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News Filed Under Flower Gardens

Red, green, and yellow pods on a Chilly Chili plant, a colorful pod producer without the heat.
September 18, 2017 - Filed Under: Flower Gardens

Late summer and early fall are among my favorite times of the year because the ornamental peppers are starting to really color up.

More and more fellow gardeners are jumping on the bandwagon and planting these beauties in their landscapes. These plants are hot -- in landscape character and accent -- and they carry the garden through the fall season and maybe beyond.

Most ornamental peppers begin setting fruit as the temperatures rise, so the best show is always saved for late summer and continues through the fall as they keep producing. This means you need to set these plants out in the late spring.

A Lycoris, pink/red flower with no foliage, better known as the spider lily or naked lady.
September 11, 2017 - Filed Under: Flower Gardens

This is the time of year many gardeners have been waiting for all summer.

If you’re thinking about the cool front that blew through this past weekend, I’m afraid you’re incorrect. What I’m talking about is the emergence of naked ladies in gardens all across Mississippi.

I’m talking about the seemingly magical plants known botanically as Lycoris. Common names include magic, surprise or resurrection lily, but some gardeners simply call them nekkid ladies.

These Lucky Pink pentas offer a rich pink color on branching, compact plants.
September 4, 2017 - Filed Under: Flower Gardens
I’m often asked which flowering plants I think are best for our landscapes and gardens. This is not a simple question!
 
Through the Southern Gardening column and television program, I try to highlight great garden plants. Of course, these flowering plants happen to be my current favorites. That means my list of favorites is in a constant ebb and flow, as many readers know.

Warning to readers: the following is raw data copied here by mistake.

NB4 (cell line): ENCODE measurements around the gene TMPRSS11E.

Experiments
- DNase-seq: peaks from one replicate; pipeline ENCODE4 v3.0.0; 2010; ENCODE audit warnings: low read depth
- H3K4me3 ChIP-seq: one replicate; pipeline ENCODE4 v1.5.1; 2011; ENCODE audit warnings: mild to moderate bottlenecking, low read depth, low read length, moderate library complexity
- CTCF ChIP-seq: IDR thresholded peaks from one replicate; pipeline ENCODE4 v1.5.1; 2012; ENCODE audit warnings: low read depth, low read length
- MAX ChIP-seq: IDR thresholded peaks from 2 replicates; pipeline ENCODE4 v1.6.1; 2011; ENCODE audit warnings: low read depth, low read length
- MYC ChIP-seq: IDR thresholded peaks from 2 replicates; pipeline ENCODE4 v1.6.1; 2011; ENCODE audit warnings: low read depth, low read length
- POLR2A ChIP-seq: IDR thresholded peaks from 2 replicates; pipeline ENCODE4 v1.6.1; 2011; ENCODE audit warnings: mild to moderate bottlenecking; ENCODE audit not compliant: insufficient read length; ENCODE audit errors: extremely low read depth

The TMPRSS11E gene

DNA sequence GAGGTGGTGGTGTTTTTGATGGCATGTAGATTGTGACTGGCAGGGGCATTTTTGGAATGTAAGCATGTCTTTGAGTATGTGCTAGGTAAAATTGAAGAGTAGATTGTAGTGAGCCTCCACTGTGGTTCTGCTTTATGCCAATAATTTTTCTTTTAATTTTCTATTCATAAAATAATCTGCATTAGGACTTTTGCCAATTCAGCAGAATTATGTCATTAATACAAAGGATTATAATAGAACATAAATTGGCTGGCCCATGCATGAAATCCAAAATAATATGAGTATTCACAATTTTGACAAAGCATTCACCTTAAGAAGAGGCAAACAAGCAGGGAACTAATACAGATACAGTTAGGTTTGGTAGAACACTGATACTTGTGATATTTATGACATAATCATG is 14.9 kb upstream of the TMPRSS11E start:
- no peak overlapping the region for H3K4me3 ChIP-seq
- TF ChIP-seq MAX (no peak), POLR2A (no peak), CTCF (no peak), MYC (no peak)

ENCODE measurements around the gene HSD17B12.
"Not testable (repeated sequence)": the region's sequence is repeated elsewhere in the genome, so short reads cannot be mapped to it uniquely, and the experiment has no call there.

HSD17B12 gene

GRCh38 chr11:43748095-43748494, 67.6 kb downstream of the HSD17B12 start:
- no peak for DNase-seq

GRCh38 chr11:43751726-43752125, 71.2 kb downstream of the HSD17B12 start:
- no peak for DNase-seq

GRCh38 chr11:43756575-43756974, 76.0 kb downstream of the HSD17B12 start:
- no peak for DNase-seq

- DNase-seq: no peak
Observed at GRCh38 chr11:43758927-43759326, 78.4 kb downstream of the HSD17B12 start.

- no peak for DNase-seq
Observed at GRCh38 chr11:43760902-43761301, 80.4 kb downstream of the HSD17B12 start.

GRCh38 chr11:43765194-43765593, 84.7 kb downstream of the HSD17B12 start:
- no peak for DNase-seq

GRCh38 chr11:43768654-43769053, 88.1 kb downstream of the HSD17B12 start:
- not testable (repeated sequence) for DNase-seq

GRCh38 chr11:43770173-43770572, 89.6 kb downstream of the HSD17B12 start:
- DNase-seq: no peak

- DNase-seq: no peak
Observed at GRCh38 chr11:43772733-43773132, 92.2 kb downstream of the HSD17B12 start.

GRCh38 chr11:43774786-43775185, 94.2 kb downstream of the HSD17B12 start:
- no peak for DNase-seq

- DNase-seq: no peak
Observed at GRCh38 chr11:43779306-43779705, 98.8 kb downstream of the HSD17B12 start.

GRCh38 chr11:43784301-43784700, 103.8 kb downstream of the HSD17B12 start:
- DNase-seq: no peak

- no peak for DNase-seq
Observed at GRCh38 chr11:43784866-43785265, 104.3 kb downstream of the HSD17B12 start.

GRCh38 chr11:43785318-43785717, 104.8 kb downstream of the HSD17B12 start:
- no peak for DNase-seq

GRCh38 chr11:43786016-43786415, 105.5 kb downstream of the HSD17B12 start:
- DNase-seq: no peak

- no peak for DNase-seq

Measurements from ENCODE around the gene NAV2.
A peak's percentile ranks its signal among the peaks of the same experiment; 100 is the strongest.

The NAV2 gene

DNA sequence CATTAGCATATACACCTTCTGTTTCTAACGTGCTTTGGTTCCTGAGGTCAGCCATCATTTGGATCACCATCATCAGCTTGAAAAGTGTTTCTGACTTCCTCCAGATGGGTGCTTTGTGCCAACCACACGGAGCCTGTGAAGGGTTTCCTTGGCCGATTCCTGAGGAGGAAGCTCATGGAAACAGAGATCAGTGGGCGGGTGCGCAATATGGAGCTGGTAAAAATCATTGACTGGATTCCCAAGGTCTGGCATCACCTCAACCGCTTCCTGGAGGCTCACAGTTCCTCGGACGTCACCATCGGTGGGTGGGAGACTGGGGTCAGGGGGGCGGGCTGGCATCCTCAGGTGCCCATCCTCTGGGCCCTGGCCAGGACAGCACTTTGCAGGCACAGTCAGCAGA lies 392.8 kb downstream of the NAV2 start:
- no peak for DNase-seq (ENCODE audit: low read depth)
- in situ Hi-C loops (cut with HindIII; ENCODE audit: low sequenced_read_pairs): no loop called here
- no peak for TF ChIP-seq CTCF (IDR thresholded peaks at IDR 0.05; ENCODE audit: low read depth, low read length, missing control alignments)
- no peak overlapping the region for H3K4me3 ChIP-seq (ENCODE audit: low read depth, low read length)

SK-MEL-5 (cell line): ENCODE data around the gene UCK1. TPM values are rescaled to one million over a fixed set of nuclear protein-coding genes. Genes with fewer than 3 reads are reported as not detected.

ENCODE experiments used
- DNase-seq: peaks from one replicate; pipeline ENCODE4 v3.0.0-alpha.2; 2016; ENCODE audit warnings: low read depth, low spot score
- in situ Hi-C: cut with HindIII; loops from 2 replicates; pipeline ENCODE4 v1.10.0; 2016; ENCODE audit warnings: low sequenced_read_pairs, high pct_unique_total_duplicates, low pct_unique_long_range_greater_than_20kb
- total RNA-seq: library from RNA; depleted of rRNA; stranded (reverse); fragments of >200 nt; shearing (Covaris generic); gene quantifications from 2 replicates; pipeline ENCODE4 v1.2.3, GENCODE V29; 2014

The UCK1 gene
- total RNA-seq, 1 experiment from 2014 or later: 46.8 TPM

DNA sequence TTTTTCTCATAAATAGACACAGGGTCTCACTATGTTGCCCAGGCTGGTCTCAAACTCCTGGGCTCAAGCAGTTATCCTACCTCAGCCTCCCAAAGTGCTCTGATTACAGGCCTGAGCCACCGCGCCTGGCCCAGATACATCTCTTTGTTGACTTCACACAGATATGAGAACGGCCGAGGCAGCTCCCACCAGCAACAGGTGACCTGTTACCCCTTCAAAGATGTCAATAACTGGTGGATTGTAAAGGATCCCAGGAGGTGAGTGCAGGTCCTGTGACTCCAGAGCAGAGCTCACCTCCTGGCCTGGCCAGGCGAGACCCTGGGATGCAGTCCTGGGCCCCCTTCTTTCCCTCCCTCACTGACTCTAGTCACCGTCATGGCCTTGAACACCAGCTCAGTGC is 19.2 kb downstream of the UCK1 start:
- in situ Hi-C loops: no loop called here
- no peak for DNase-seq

Today, I want to tell you about a landscape star that is shining brightly while others have faded pretty badly as we near the end of the meteorological summer. Today’s star is the penta. The reference to stars is very apt, as one common name for this plant is Egyptian Star Cluster.
August 29, 2017 - Filed Under: Lawn and Garden, Flower Gardens, Herb Gardens, Vegetable Gardens

CRYSTAL SPRINGS, Miss. -- Home gardeners and horticulture professionals can learn about the latest plants, research and gardening techniques during the 39th annual Fall Flower & Garden Fest on Oct. 13 and 14. 

These Daybreak Charm Supertunias are thriving in a basic, 25-gallon container that has been dressed up with vertical wooden slats. (Photo by MSU Extension/Gary Bachman)
August 28, 2017 - Filed Under: Flower Gardens

This year has been a challenge in my home landscape and garden.

First, we have had a lot of rain: more than 93 inches and counting collected in our Community Collaborative Rain, Hail & Snow Network rain gauge. If you’re interested in being a volunteer rain reporter for them, go to http://www.cocoraahs.org for more information. I’ve seen so many waterlogged landscape beds and lawns that just won’t dry out.

The second big challenge was the heat. When it’s not raining, the high temperatures and humidity have maintained heat indexes that make me -- and many others gardeners -- just stay indoors. Surely that yard work can be put off until October.

But I’ve taken the steps to make my gardening an easier chore